Mark 7: 31 – 37 Jesus heals a deaf and mute man
Then Jesus left the vicinity of Tyre and went through Sidon, down to the Sea of Galilee and into the region of the Decapolis. There some people brought to him a man who was deaf and could hardly talk, and they begged Jesus to place his hand on him.
After he took him aside, away from the crowd, Jesus put his fingers into the man’s ears. Then he spat and touched the man’s tongue. He looked up to heaven and with a deep sigh said to him ‘Ephphatha!’ (which means, ‘Be opened!’) At this, the man’s ears were opened, his tongue was loosed and he began to speak plainly.
Jesus commanded them not to tell anyone. But the more he did so, the more they kept talking about it. People were overwhelmed with amazement. ‘He has done everything well,’ they said. ‘He even makes the deaf hear and the mute speak.’
* * *
When I first read this passage, there were three things that puzzled me:
- Why did Jesus anoint the man’s tongue with spittle?
- Why did Jesus sigh when he looked up to heaven and said ‘Ephphatha’?
- Why didn’t those who witnessed the healing obey Jesus’ command not to tell anyone?
Anointing with spittle is the sort of thing a charlatan would have done. Jesus didn’t need to do it. He could heal people without touching them, without even being present. So why did he do it this time?
I think the answer may be because of the nature of the man’s disability. He was brought to Jesus by other people; I would guess they were relatives. He was deaf and could hardly talk, which suggests the condition had started early in life and had persisted. I wonder how somebody deaf would have been taught in 1st century Palestine? Did they have any form of sign language? How would those who brought the man to Jesus explain who Jesus was, and what he could do?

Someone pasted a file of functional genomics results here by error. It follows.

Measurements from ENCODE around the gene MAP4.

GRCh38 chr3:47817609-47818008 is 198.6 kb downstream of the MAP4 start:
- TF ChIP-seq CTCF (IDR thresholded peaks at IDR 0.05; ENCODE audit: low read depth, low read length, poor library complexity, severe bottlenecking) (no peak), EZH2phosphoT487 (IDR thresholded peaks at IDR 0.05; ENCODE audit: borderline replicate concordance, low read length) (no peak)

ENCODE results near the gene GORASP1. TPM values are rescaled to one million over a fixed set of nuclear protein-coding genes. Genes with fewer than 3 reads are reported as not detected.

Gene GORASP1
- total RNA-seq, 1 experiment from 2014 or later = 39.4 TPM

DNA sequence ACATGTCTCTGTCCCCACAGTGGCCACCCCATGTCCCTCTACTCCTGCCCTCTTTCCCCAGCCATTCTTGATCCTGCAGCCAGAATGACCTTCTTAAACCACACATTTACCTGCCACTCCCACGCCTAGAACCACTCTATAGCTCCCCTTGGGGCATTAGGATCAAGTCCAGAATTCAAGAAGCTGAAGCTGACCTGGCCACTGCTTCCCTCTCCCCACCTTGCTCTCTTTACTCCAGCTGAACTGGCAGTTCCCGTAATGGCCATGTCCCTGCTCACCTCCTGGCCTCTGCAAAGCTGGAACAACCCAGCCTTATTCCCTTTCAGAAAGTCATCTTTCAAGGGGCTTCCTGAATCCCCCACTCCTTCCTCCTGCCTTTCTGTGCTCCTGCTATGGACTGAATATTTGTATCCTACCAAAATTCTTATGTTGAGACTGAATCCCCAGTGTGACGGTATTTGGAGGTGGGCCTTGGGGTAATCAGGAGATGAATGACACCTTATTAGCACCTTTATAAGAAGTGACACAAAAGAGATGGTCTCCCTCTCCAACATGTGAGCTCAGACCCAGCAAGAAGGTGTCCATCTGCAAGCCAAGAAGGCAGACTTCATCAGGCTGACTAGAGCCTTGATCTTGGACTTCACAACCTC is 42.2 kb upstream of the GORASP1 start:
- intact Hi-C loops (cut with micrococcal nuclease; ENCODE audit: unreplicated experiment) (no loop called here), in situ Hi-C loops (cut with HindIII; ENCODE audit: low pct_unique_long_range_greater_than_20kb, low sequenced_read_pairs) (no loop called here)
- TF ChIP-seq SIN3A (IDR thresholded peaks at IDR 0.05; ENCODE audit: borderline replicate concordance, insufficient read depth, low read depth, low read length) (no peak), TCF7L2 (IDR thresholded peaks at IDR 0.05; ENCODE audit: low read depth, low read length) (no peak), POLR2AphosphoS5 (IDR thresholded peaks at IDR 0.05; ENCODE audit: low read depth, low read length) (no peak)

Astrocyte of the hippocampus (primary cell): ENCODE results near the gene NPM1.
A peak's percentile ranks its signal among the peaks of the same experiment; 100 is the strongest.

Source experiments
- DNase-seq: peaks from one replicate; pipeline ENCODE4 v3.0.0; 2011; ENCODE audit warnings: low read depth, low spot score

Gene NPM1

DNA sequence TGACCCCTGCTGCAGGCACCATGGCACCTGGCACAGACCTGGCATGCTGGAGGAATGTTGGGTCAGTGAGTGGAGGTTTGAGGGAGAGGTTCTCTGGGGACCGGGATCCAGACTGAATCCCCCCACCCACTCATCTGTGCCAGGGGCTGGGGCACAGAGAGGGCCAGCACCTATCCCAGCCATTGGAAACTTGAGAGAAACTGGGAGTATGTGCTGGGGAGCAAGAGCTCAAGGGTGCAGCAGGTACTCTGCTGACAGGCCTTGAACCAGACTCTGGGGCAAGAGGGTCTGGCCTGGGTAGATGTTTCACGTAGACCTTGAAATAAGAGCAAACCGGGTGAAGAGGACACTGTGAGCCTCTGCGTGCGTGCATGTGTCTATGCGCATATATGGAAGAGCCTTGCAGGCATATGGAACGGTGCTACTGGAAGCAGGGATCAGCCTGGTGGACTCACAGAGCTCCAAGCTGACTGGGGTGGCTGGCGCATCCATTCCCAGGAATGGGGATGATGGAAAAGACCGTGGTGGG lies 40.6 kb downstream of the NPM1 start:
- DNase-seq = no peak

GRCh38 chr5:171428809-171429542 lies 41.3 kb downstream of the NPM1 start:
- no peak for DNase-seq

Jesus needed a way of communicating to the man what he was doing. When he placed his fingers in the man’s ears, and spat and touched his tongue, he was using simple but powerful ways of showing that he intended to heal him.
Alright, but surely he didn’t need to tell the man? He could just have healed him and left it at that, couldn’t he?
I shall come back to that point, but I need to consider the third of my questions before I do.
Why didn’t those who witnessed the healing obey Jesus’ command not to tell other people?
We’ve seen Jesus feed five thousand people with five loaves and two fish, and we’ve seen him walk on water and we’ve seen him heal physical and mental illness. He’s in charge of the natural world. And yet the witnesses disobey him.
And the answer comes down to our free will. God created each human being with the capacity for making moral choices between good and evil; between obedience to God and disobedience. The witnesses of the healing of the deaf and mute man were told explicitly by Jesus not to tell anyone else. It’s a simple instruction. There’s no doubt or ambiguity about what they are asked to do. But God, through Jesus, doesn’t compel obedience.
Doesn’t that show how easy it is to sin? If we can disobey such a simple command from the mouth of Jesus himself, it’s not at all surprising that we frequently fail when confronted by more difficult tasks. We must cultivate the habit of obedience in everything we do.
I think it is this element of free will that accounts for the way Jesus carried out the healing. Although his supporters had brought the deaf man for healing, the man himself may have hardly understood what was going on. Perhaps he would have rejected the healing without Jesus touching his ears and anointing his tongue. Again, if we are to receive Jesus’ healing, we must cultivate the habit of listening and recognising his voice at all times.
Perhaps this is particularly true for any form of healing ministry. Healing always takes place in a wider context of family, friends and neighbours. When Jesus sets someone free from illness, whether physical or mental, he sets them free to take their place in the world.
Which brings us to the deep sigh that Jesus gave when he looked up to heaven. Is it inconceivable that it was a sigh of sadness that people should be so slow to believe, so slow to trust, so slow to obey?
When I think of my own slowness in all these ways, it wouldn’t surprise me.
And yet Jesus persists. He does everything necessary, selecting the way he deals with every individual according to their needs.
What a great Saviour we have!
Thank you for my Saviour, Jesus, and for the love that you show me through him. Please help me to listen and obey you to the limits of my capacity, because you want only the best for me.
In Jesus’ name, Amen.
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